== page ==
Literature, second sentence, redundant use of word "dolphin" (talk) 14:17, 31 August 2010 (UTC)

Edit request from Babyb1u3, 16 September 2010[edit]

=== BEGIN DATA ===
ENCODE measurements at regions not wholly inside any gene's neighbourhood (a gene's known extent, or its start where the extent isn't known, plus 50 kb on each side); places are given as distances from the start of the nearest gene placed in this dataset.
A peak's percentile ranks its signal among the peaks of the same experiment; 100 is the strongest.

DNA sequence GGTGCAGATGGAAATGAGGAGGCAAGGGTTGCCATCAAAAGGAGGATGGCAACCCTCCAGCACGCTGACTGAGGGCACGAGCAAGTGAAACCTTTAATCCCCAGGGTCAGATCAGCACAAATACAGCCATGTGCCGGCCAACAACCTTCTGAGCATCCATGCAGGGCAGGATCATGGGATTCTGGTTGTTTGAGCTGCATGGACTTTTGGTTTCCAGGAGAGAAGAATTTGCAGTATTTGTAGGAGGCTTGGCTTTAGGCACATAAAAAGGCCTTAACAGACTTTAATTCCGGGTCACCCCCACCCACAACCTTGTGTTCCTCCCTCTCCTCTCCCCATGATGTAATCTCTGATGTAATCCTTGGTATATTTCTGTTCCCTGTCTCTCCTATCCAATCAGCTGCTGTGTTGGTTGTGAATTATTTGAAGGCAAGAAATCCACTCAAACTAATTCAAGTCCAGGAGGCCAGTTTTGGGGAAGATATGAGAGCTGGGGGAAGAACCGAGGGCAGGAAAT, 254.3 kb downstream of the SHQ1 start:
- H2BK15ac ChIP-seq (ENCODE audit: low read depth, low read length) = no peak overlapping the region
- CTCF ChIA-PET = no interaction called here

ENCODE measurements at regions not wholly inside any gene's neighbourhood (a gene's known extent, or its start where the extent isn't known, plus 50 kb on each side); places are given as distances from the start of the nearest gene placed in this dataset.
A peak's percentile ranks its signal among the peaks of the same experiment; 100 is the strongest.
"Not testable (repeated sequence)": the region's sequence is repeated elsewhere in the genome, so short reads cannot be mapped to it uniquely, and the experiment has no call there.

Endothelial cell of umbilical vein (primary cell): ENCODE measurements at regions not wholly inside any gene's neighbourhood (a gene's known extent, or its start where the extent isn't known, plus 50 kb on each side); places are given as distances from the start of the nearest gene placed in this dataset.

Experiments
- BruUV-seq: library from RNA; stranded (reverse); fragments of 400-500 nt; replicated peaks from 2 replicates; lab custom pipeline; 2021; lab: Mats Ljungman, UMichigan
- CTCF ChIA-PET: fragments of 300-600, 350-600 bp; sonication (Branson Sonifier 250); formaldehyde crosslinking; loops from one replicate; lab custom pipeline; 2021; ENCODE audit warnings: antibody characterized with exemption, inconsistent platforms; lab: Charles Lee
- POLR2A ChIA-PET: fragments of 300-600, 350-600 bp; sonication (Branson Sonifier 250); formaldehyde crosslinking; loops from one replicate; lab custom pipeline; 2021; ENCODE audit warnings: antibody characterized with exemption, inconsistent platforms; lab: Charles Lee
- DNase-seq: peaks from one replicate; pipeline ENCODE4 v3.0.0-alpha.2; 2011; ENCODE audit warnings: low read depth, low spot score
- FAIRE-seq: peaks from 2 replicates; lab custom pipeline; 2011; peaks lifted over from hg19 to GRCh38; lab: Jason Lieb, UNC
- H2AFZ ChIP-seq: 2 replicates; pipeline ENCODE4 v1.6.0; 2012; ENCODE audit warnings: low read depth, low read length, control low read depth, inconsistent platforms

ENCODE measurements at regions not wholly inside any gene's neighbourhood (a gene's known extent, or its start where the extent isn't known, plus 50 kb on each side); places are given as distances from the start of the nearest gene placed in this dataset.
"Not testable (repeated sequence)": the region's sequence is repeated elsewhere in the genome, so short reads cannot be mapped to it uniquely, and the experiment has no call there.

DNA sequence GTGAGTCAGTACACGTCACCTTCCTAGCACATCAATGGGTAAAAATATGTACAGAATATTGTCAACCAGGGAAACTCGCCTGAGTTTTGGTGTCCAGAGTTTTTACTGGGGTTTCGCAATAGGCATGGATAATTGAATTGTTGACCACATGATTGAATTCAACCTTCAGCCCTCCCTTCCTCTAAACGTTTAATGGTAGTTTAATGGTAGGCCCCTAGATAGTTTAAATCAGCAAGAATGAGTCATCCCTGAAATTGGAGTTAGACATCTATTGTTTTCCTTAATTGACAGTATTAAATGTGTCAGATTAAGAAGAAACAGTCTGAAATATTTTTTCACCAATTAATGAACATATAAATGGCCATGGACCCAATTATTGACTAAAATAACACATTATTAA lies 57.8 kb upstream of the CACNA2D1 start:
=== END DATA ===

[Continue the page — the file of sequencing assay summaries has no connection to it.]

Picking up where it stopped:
{{edit semi-protected}} Evolution See also: Evolution of cetaceans Dolphins, along with whales and porpoises, are descendants of terrestrial mammals, most likely of the Artiodactyl order. The ancestors of the modern day dolphins entered the water roughly fifty million years ago, in the Eocene epoch.